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The tribulations of a commuter

I am one of the few who can call themselves a commuter here at Bradley.
A title such as this may seem very prestigious and luxurious, but it comes with many important duties that must be fulfilled by every commuter here on campus.
These duties include, but are not necessarily limited to, feeding “plastic cash” to the gas pumps, playing the daily parking lot musical chair games, mapping out alternate routes to avoid construction and occasionally playing “car mechanic.”
Whew, it’s tough being a commuter, but someone has to do it.
Reading through the above paragraph, one may think, “Wow, being a commuter sounds pretty sweet.” You, my friend, are wrong and completely oblivious to sarcasm. I award you no points and may God have mercy on your soul. (Sorry for the Billy Madison quote. I couldn’t resist.)
If you were a part of the majority who saw through my BS and said “Wow, being a commuter sucks,” you are about 88 percent correct. 
Being a commuter carries many hardships most Bradley students don’t need to worry about, such as being at the mercy of traffic and random road construction.
Does the city of Peoria honestly need to have constant road repairs? I have been late to my morning classes so many times due to traffic and construction, and most teachers do not take that into account when you come rushing in late, short of breath and red in the face.
Bradley parking is still horrible. Period.
Every morning is a ruthless game of musical chairs in the commuter parking lot. It is literally every student for him or herself.
I am sure most commuters reading this can relate to the daily experience of looping around the commuter parking lot, praying for the random occurrence of a car pulling out of a parking spot. Then, after driving around the lot about two or three times (based upon how late they are running) giving up and driving out to the far lot and preparing for the trek they are about to embark upon to get to their classes. Oh Bradley parking, how I hate you.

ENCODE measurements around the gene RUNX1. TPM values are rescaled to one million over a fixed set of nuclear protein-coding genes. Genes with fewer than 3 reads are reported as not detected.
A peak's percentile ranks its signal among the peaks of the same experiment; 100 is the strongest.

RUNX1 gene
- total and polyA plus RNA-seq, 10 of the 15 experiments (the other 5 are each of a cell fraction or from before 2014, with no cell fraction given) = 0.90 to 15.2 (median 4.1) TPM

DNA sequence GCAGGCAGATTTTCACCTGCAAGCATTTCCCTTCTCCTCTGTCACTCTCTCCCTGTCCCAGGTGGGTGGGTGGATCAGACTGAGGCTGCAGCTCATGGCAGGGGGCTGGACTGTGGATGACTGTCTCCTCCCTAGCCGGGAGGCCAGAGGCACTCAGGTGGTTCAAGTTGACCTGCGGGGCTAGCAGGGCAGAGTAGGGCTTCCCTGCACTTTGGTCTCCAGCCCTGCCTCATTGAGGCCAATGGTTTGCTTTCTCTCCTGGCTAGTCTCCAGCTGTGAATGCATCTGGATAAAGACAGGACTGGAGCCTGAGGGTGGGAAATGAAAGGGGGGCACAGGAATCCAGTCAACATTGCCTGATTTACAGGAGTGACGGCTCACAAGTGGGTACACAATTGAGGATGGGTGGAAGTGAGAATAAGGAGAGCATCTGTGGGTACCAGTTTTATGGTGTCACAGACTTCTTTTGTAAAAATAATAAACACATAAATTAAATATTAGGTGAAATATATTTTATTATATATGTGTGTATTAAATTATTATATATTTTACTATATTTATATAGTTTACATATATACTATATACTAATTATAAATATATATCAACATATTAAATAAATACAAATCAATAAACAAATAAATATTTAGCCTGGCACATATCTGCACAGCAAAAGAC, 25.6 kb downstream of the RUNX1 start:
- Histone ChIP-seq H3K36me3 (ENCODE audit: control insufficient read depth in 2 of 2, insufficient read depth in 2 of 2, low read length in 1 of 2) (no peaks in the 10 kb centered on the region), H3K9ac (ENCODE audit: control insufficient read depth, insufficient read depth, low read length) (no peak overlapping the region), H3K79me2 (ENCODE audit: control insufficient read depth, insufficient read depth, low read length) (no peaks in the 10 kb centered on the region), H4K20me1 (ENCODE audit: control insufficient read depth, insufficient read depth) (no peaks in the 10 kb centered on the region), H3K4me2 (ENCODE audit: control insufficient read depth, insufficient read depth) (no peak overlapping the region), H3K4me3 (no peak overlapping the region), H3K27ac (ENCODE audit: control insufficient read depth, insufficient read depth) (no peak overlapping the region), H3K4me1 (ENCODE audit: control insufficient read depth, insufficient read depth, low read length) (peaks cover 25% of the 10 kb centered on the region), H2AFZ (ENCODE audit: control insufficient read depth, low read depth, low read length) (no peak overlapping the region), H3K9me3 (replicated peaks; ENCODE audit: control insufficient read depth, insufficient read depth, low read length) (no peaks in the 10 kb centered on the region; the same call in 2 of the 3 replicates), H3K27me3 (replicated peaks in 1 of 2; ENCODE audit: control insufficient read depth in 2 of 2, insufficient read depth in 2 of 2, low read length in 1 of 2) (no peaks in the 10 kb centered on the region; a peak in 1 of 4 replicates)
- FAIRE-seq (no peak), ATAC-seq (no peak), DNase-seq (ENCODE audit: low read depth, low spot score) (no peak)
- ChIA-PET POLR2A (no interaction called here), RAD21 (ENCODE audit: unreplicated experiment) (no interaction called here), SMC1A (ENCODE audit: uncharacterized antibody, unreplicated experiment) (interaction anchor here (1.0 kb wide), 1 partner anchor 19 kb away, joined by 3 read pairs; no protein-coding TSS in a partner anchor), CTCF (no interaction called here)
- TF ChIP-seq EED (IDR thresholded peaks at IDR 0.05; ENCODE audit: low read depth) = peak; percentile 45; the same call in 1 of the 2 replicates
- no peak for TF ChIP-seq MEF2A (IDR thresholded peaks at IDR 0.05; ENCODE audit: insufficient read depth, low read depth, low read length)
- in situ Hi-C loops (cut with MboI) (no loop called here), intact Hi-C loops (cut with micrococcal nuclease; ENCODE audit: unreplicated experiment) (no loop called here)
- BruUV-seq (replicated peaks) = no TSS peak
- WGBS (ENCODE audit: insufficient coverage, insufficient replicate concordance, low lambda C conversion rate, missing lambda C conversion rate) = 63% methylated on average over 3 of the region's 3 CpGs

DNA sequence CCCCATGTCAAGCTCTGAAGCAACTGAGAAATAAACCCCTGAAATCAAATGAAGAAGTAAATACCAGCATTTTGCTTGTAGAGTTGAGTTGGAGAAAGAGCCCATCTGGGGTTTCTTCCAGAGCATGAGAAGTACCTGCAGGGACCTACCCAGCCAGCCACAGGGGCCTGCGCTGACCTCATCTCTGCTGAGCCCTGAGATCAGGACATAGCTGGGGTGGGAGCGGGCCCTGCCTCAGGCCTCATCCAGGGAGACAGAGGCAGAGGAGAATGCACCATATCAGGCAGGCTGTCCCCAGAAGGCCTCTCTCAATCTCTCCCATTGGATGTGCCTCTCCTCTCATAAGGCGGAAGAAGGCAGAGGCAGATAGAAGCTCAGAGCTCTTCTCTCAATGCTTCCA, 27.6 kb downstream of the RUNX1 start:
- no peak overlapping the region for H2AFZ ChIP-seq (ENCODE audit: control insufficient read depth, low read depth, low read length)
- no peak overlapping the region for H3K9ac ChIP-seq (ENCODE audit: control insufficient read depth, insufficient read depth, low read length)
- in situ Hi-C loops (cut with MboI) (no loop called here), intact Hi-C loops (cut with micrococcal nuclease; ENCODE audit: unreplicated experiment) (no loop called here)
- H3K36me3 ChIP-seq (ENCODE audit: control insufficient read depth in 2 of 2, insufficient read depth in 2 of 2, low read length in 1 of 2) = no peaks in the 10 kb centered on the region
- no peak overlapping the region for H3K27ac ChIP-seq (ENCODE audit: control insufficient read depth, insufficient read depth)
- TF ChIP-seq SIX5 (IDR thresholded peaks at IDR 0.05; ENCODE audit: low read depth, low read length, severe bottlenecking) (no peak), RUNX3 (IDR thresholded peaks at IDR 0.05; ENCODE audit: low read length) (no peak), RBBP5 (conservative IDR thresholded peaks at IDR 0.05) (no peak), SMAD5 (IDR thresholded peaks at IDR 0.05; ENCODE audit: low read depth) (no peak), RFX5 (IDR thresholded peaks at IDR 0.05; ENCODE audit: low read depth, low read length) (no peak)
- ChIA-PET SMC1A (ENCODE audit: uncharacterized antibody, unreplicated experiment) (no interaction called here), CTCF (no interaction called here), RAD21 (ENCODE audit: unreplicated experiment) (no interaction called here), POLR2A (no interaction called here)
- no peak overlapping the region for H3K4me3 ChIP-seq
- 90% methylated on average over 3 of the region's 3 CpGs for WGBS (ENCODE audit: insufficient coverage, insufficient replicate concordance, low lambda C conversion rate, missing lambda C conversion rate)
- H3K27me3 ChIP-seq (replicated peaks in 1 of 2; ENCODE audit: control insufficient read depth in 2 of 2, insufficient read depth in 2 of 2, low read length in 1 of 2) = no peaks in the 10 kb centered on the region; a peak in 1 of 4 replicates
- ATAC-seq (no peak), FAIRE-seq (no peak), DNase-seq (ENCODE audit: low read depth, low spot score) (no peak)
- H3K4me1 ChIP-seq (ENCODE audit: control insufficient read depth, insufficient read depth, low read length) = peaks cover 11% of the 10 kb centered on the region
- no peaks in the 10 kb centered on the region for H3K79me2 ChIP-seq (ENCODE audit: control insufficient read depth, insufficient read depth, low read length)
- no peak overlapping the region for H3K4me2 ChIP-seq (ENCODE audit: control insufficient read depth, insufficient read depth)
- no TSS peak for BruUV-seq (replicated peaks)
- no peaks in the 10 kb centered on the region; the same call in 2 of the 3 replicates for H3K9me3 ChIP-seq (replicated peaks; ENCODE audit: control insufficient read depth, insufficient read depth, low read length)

“Eff you, gas!” You fellow commuters know what I’m talking about. Gas prices are at an all-time low for now, but a couple of weeks ago, I was filling my car up with $20 worth of gas every week just to make the daily trip to Bradley. I really do not feel the need to explain this point any further.
Also, being a commuter comes with the lovely aspect of occasional car trouble.
Here is a little tale to tell. Early last week, my car, affectionately named Alfred, decided to die in a parking lot here at Bradley.
Poor Alfred was out of commission for the rest of week, and I was forced to be driven to school in the morning. Hooray for feeling like a freshman in high school again.
Despite these hardships, being a commuter does have its perks. It is always nice to go on random field trips to wherever your heart desires in between classes and if you are feeling a bit homesick, you can simply drive home, no problem. OK, these perks aren’t that great but you need to look on the bright side of things despite how bleak they may seem if you want to survive in this world, right? 
So there you have it. I hope I have opened your eyes just a little bit to the world of the commuter, but do not take pity upon us.
We are the few. We are the proud. We are the commuters.
Ryan Hoevenaar is a junior graphic design major from Washington. He is the Scout layout editor.
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